Not Selling Furniture Protections Plans?

Here’s why you should consider doing so

By Andy Kriege, YSN

Dan Miller has been educating BrandSource members about the benefits of selling furniture protection plans for years.

Dan Miller

As a regional sales manager for Guardsman, a BrandSource furniture care partner, he has hosted seminars on the profitability of protections plans at our national shows and supports all of the supplier’s buying group activities while leading a 23-state sales team.

YSN recently spoke with Miller about the advantages of adding these high margin, value-added attachments to members’ furniture mix, and shared some surprising facts along the way.

YSN: Some furniture dealers are skeptical about selling protection plans. Why should they consider them?

Dan Miller: Aside from the fact it protects their customers from accidents that happen to their purchases, protection plans offer upwards of 75% margin for dealers. The added revenue also benefits their sales associates, who can earn enough commission selling protection plans to pay their monthly mortgage. It’s a winner for the customer, the business, and the people selling them.

How should a dealer choose from the many protection plans that are available?

In general, I recommend a comprehensive plan, which covers fabric, leather and wood all in one retail ticket. You also want to make sure that your protection plan covers all stains, including any type of fluid; mechanisms, including motors; one-time animal damage; and structural damages such as rips, cuts, tears and burns.

I also recommend selling plans that are specific to mattresses and to adjustable bases. 

If a customer purchases a protection plan and files a claim, in what instances might it be denied?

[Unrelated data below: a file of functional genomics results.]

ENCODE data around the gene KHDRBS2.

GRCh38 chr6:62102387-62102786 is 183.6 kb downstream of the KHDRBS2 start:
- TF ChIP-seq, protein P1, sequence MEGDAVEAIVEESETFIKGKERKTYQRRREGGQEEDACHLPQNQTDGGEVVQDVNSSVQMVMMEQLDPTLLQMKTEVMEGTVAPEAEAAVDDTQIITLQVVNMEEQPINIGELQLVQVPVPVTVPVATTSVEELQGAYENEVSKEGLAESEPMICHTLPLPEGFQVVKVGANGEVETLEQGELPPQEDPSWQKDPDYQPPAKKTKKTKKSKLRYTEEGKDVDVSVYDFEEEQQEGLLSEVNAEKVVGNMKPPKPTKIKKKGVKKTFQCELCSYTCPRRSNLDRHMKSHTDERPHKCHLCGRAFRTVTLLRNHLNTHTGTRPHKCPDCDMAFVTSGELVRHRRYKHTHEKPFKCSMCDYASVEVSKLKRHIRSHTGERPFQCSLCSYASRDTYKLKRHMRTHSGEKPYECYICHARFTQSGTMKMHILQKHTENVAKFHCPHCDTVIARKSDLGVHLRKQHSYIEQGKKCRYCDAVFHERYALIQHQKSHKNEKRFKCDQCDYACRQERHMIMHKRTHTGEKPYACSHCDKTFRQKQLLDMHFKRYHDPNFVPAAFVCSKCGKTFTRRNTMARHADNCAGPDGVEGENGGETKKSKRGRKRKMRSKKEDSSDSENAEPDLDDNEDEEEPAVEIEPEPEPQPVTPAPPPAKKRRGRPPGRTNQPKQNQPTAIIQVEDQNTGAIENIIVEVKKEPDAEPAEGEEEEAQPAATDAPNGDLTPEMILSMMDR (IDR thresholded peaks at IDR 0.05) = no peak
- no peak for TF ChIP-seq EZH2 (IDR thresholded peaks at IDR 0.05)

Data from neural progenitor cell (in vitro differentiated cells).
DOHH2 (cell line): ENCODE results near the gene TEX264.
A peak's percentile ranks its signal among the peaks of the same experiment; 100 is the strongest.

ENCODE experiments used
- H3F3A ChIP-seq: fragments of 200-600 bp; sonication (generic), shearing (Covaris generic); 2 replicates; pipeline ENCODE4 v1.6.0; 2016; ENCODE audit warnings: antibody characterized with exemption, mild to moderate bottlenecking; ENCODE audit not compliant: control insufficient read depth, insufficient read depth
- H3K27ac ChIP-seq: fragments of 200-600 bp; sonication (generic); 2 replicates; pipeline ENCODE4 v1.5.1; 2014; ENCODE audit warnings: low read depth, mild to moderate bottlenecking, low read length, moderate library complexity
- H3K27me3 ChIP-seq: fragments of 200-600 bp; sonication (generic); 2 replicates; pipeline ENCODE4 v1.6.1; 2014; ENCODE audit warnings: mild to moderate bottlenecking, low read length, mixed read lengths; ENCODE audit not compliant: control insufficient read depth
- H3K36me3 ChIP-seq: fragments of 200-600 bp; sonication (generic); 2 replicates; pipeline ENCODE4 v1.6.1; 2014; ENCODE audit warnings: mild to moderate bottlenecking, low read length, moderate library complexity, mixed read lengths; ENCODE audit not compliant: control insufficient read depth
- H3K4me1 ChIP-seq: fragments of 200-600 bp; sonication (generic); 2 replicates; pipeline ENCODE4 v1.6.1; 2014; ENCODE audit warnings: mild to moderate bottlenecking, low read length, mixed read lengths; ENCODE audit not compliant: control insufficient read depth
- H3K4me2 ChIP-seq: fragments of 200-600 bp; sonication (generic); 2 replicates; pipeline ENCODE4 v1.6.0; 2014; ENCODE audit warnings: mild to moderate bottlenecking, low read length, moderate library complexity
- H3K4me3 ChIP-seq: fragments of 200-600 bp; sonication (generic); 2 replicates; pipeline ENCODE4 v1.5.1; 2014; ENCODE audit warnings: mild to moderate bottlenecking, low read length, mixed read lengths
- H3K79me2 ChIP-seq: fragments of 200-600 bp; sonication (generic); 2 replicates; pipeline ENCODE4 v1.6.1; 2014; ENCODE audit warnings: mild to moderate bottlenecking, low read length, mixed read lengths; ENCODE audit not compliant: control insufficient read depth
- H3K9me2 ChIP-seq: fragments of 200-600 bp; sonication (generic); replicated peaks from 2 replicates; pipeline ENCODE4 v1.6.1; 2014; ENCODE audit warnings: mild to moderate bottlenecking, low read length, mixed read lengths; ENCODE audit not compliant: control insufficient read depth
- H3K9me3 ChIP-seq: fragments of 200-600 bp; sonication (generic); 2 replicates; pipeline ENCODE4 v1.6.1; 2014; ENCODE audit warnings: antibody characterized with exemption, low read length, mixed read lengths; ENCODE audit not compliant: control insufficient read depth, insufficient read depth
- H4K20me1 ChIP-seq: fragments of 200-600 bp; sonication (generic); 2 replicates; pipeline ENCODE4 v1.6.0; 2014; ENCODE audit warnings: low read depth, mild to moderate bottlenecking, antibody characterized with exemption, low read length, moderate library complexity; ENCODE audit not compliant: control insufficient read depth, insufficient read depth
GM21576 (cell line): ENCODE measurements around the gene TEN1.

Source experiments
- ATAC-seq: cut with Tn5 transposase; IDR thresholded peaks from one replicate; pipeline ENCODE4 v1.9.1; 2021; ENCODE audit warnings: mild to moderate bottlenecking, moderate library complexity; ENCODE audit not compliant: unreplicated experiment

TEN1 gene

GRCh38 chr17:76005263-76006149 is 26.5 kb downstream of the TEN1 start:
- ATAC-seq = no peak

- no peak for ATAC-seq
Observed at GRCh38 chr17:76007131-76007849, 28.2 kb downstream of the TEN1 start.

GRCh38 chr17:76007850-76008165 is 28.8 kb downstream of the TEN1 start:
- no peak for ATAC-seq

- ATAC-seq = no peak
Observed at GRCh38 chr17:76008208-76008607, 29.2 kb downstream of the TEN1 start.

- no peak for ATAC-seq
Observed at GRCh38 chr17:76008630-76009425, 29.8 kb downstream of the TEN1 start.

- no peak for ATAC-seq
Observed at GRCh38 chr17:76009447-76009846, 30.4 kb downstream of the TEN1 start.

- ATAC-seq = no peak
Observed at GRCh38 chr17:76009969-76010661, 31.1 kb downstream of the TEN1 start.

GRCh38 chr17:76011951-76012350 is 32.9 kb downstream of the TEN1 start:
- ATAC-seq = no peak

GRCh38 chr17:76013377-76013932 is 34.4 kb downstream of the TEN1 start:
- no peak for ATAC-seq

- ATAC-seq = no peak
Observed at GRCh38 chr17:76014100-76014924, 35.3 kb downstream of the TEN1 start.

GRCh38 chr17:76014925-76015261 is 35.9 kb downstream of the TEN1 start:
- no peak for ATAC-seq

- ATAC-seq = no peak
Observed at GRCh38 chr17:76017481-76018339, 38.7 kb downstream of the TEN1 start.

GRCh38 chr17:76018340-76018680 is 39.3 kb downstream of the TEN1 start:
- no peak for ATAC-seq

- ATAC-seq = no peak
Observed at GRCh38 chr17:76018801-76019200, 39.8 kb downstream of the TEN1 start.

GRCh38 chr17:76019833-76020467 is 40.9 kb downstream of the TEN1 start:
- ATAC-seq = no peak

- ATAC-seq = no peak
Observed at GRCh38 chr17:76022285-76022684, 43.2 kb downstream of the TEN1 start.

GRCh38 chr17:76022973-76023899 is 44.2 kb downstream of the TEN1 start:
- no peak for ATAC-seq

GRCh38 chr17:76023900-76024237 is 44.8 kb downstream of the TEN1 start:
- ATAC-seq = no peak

The number one reason claims are denied is that the customer does not report the incident within 30 days. Being able to process claims online has abated this issue to some degree, but it is important to educate your customers on the claim process.

What are some of the other reasons a claim would be denied?

There are a few: cushion flattening; an accumulation of stains, rather than filing a claim when stain occurs; items covered by the manufacturer’s warranty; and moving or storage incidents outside of the home. Also, ordinary wear and tear is not covered.

How should salespeople be compensated in order to encourage attachment sales?

You should pay your salespeople a minimum 20 percent of the price of the plan to start, and then pay them a higher percentage when they achieve certain levels. For example, a salesperson achieving a 50% attachment rate should be paid 25% to 30% of the purchase price.

And how do you determine a plan’s purchase price?

Retail the plans at 11% to 15% of the retail ticket. For example, for a $1,000 sectional, retail the “gold complete plus plan” at $139.99.  If the customer makes one claim in the five-year period, they recoup their investment and then some. Tech visits start at $125 to $175 per hour, not including their trip charge.

OK, we see your point on why it makes sense to sell protection plans. How does a retailer get started?

It’s pretty straight forward. At Guardsman we simply have you fill out a credit app and then educate you on how to enter the information for the plans online.

Any final thoughts for BrandSource members who are adding furniture protection plans to their mix?

Know what is covered and what is not covered by your plans and educate purchasers on how to file a claim. Most important, know that the success of the program starts and stops with the owner. The business owner needs to be fully engaged to be successful.

BrandSource, a unit of YSN publisher AVB Inc., is a nationwide buying group for independent appliance, mattress, furniture and CE dealers.